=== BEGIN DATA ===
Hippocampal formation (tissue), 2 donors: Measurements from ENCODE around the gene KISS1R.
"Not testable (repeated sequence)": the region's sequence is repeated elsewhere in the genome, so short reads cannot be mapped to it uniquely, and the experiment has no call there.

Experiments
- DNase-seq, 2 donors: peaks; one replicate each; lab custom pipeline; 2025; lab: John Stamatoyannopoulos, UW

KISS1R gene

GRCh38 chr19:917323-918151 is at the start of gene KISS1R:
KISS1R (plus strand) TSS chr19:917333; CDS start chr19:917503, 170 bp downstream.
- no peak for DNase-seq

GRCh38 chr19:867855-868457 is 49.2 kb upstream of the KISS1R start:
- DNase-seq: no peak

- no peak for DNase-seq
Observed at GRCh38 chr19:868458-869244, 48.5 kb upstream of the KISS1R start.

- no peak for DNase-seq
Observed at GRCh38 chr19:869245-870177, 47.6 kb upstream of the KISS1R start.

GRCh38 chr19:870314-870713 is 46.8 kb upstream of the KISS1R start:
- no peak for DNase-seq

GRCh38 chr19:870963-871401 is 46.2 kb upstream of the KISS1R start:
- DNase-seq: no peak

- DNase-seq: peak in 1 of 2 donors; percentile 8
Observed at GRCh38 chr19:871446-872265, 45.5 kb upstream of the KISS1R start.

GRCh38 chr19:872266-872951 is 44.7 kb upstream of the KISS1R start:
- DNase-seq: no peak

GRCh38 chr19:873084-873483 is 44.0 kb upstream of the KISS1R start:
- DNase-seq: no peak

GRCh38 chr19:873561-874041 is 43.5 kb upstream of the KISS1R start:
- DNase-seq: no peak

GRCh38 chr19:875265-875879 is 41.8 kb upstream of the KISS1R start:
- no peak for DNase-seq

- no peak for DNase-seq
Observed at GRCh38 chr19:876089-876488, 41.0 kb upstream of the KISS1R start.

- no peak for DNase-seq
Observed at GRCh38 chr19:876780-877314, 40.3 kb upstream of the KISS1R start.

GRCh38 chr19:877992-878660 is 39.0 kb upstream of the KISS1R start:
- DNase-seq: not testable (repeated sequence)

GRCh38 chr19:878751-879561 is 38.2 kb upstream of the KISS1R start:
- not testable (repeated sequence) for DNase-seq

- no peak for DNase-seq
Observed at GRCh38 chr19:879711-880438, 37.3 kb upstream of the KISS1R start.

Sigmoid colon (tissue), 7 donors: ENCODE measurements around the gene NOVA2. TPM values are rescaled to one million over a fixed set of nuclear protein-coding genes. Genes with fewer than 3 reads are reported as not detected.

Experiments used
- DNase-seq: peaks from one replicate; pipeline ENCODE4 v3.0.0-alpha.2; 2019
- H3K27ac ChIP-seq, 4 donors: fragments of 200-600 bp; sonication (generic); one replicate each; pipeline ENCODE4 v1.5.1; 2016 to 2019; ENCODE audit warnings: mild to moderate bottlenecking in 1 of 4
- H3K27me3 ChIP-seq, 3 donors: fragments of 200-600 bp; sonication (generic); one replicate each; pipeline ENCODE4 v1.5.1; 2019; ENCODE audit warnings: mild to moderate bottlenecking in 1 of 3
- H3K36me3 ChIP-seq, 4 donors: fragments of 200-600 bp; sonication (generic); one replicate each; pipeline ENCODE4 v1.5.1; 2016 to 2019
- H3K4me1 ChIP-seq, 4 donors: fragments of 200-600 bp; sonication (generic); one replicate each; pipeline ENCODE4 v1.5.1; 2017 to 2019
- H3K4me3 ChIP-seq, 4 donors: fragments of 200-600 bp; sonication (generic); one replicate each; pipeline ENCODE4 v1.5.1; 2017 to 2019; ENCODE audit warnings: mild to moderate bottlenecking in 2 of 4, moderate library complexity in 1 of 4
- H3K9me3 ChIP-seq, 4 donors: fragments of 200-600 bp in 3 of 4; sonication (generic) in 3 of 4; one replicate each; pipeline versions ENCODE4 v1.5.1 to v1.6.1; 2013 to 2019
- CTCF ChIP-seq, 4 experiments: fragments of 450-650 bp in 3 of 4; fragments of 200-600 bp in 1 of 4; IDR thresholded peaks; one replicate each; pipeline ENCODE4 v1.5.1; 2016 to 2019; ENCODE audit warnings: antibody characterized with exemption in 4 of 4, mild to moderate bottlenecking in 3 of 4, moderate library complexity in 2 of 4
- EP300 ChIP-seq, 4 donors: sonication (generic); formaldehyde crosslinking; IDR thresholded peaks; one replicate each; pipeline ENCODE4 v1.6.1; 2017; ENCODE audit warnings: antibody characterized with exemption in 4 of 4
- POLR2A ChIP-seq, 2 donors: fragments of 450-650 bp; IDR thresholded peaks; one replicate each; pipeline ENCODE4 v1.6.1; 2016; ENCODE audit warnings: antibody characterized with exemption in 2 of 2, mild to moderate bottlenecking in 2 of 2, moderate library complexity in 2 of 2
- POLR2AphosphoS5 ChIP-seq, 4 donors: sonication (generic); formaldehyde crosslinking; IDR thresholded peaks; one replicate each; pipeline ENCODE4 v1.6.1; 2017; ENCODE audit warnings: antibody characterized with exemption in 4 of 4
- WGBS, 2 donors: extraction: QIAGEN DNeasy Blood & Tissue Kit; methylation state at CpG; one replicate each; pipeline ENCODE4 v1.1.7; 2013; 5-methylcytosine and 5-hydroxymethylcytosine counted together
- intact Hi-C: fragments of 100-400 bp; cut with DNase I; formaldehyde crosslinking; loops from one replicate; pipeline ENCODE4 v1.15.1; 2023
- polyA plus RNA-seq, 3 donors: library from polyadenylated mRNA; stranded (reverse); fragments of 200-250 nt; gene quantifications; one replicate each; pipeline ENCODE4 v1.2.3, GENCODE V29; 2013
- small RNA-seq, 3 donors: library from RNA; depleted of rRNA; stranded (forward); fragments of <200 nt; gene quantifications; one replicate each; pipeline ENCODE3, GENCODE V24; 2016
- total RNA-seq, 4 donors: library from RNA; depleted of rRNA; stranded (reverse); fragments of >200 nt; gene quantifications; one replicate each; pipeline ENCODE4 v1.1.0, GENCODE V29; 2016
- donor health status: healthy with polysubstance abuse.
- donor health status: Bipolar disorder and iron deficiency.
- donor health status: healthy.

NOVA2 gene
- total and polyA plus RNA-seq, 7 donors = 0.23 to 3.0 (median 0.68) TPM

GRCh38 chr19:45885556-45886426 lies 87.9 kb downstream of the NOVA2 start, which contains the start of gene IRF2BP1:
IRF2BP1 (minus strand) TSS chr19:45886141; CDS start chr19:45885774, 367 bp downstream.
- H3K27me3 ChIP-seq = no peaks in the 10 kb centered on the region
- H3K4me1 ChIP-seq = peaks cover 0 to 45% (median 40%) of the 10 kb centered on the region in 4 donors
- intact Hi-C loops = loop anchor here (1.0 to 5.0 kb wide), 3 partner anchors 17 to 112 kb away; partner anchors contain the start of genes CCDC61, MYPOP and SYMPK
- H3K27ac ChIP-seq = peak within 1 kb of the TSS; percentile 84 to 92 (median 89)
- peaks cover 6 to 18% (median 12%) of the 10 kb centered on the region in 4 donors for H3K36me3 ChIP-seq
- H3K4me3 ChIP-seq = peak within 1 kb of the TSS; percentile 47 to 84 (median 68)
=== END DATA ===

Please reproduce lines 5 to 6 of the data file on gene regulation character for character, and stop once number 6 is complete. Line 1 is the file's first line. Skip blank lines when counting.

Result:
KISS1R gene

GRCh38 chr19:917323-918151 is at the start of gene KISS1R: